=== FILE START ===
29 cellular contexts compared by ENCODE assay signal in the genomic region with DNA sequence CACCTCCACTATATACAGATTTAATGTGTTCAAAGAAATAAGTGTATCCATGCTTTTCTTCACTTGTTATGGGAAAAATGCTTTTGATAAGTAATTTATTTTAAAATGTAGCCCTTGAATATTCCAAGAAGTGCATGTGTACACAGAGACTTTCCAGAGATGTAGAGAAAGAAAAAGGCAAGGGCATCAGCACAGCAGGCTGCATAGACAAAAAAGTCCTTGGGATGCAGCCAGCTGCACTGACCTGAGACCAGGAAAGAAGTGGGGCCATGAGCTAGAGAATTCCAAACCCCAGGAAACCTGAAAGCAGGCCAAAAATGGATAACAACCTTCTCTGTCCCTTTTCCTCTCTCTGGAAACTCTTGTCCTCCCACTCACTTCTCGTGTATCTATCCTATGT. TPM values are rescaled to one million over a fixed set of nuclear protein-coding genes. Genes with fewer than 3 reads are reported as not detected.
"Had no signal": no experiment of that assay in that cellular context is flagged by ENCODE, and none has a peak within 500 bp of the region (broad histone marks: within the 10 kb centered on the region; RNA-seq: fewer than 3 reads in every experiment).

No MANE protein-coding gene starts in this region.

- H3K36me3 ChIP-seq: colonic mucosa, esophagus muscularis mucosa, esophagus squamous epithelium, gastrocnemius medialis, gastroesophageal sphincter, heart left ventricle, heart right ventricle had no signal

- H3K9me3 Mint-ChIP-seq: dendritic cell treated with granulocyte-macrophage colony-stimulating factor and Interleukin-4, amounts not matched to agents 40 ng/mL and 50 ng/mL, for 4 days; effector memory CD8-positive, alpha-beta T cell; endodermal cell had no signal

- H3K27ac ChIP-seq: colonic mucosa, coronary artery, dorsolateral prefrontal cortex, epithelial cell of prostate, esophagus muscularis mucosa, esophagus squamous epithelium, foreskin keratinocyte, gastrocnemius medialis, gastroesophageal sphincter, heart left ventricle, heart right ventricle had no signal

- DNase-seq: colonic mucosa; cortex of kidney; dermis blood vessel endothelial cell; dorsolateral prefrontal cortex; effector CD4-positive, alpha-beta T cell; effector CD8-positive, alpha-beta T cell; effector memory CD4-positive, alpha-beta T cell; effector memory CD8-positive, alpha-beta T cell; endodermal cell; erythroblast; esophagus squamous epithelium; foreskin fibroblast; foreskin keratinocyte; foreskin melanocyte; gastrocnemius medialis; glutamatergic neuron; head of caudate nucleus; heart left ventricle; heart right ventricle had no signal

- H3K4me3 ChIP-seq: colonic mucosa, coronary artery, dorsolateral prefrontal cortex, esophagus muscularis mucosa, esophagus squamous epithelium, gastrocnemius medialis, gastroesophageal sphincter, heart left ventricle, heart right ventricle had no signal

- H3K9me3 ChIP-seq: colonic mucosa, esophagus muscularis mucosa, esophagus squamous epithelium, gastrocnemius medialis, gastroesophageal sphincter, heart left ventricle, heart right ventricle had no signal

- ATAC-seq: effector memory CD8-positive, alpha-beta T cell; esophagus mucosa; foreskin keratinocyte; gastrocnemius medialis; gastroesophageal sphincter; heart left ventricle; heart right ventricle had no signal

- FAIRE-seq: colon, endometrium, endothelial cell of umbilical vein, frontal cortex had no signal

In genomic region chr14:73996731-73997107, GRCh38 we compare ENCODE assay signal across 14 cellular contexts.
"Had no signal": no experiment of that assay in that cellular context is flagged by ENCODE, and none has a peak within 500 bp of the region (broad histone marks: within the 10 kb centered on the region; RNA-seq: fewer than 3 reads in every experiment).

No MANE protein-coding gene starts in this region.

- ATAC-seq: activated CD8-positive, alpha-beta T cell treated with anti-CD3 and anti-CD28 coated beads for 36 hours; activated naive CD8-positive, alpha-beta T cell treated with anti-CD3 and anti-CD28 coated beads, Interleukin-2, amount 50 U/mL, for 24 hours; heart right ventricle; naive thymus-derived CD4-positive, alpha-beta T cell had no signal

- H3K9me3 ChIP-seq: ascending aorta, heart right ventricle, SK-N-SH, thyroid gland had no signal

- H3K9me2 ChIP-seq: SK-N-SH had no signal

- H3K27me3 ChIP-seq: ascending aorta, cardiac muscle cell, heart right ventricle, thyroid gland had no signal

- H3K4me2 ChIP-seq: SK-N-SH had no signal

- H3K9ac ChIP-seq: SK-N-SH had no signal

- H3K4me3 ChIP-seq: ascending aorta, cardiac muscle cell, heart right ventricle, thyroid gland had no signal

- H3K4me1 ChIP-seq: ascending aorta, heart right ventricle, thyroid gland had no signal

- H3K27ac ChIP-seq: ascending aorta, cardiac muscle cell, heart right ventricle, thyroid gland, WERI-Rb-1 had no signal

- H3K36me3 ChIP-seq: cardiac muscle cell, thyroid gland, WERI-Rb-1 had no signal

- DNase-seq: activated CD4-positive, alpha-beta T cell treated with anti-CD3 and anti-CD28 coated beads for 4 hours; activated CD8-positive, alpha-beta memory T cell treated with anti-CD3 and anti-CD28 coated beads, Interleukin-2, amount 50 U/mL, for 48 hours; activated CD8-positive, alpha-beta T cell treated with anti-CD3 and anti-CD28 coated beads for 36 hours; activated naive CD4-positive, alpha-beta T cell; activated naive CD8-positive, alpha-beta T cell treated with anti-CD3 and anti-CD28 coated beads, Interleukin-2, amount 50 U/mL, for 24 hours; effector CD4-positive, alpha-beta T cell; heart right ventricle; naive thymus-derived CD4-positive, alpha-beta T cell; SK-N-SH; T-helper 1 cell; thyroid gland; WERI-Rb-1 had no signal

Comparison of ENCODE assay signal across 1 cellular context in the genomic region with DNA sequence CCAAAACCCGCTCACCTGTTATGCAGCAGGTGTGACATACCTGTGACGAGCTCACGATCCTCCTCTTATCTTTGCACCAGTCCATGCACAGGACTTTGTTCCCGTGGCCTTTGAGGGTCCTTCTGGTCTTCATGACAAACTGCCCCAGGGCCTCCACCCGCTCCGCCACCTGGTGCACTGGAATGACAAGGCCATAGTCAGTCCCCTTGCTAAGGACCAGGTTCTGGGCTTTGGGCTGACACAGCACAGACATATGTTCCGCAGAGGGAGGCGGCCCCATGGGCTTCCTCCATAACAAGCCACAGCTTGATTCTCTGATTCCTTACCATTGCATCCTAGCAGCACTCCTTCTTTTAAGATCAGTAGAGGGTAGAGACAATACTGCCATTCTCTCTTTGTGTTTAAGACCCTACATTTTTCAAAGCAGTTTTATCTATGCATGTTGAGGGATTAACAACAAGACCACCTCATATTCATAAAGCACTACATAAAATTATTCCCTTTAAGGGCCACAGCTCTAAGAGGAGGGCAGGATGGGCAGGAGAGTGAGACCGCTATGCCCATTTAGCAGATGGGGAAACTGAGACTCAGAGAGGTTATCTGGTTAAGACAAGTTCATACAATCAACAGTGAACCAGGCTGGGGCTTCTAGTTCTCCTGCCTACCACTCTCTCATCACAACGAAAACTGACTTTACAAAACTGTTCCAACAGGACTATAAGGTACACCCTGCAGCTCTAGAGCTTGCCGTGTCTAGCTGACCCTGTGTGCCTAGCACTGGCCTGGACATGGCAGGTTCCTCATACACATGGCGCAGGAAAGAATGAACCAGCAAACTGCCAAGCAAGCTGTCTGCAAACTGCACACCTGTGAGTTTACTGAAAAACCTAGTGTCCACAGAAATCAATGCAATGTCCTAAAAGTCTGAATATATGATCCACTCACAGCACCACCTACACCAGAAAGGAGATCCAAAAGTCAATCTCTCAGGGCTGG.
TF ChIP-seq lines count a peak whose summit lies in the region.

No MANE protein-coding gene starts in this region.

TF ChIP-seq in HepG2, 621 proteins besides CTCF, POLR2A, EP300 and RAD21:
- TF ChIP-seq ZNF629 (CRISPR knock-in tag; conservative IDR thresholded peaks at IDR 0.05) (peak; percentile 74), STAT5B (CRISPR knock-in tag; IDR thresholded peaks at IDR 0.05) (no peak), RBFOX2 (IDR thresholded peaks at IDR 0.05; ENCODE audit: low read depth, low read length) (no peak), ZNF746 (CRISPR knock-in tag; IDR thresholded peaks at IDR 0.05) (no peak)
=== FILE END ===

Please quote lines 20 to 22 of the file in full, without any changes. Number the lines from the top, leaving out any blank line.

- H3K9ac ChIP-seq: SK-N-SH had no signal

- H3K4me3 ChIP-seq: ascending aorta, cardiac muscle cell, heart right ventricle, thyroid gland had no signal

- H3K4me1 ChIP-seq: ascending aorta, heart right ventricle, thyroid gland had no signal